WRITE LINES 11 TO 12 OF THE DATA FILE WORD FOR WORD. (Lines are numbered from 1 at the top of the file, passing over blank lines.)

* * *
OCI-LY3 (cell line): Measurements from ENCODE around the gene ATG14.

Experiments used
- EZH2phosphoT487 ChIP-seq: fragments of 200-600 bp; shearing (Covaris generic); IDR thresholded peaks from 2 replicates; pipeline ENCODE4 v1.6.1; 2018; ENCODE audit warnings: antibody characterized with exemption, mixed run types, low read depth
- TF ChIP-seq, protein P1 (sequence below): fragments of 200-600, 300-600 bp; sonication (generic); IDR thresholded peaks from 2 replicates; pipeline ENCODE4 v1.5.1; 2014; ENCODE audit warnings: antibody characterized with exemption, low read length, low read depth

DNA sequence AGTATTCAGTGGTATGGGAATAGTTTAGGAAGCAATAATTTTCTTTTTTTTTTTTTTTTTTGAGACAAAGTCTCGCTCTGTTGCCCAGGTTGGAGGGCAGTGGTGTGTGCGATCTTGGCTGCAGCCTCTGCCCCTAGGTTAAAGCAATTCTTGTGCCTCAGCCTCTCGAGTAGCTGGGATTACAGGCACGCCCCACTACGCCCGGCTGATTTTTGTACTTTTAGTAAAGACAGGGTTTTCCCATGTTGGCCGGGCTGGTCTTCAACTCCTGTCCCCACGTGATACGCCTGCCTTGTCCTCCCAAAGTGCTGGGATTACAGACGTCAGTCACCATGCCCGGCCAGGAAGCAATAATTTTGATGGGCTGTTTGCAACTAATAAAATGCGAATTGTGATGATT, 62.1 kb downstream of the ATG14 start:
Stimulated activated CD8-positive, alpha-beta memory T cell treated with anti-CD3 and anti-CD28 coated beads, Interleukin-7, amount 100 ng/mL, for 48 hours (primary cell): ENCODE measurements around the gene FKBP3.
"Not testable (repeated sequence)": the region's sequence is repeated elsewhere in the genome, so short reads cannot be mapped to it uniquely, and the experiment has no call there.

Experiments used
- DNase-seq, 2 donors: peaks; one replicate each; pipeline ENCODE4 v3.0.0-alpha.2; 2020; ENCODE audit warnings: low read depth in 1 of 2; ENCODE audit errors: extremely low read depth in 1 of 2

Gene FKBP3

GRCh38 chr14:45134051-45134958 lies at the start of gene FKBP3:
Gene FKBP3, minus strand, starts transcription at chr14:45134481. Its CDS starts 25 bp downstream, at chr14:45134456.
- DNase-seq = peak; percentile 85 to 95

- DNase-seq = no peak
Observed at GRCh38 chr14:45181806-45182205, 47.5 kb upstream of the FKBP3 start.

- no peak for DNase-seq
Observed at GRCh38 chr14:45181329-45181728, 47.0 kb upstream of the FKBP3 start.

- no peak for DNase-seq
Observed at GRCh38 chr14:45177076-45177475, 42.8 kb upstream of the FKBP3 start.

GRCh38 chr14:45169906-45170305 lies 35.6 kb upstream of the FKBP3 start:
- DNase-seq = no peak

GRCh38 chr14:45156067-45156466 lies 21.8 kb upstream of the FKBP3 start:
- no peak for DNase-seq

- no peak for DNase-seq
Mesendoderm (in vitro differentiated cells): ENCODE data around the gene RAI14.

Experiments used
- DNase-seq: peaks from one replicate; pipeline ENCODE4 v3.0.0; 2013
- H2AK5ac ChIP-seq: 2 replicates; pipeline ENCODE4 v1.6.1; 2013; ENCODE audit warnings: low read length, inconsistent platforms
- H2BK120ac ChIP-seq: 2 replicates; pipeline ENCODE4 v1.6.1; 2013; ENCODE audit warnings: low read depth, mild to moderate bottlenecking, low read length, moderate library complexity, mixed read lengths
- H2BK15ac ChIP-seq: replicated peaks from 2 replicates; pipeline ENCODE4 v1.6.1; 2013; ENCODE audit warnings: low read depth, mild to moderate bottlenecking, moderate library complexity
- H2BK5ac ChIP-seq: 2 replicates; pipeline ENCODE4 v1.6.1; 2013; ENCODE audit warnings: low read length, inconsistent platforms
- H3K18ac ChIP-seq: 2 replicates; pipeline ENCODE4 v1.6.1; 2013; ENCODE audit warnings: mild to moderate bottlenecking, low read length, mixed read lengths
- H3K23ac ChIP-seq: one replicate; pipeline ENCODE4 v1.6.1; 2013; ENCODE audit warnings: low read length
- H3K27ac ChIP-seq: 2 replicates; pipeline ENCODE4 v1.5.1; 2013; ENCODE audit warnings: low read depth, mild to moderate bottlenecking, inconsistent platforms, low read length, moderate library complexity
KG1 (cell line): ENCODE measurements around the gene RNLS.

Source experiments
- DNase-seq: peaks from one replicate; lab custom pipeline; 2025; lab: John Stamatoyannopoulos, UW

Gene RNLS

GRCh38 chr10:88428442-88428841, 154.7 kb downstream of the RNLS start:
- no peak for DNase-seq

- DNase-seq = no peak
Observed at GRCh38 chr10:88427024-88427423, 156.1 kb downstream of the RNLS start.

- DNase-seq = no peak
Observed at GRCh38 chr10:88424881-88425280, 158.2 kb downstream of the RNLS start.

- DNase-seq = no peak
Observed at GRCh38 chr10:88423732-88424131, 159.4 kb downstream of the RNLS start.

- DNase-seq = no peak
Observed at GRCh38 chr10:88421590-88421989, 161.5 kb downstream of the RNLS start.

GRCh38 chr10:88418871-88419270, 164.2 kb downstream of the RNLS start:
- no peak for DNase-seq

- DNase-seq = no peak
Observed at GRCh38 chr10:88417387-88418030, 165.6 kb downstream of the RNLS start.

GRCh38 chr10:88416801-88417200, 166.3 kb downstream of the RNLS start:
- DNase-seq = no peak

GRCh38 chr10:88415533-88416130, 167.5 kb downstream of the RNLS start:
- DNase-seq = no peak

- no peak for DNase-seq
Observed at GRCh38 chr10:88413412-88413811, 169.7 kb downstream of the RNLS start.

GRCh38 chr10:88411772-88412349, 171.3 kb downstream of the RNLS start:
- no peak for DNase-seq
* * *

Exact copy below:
GRCh38 chr14:45134051-45134958 lies at the start of gene FKBP3:
Gene FKBP3, minus strand, starts transcription at chr14:45134481. Its CDS starts 25 bp downstream, at chr14:45134456.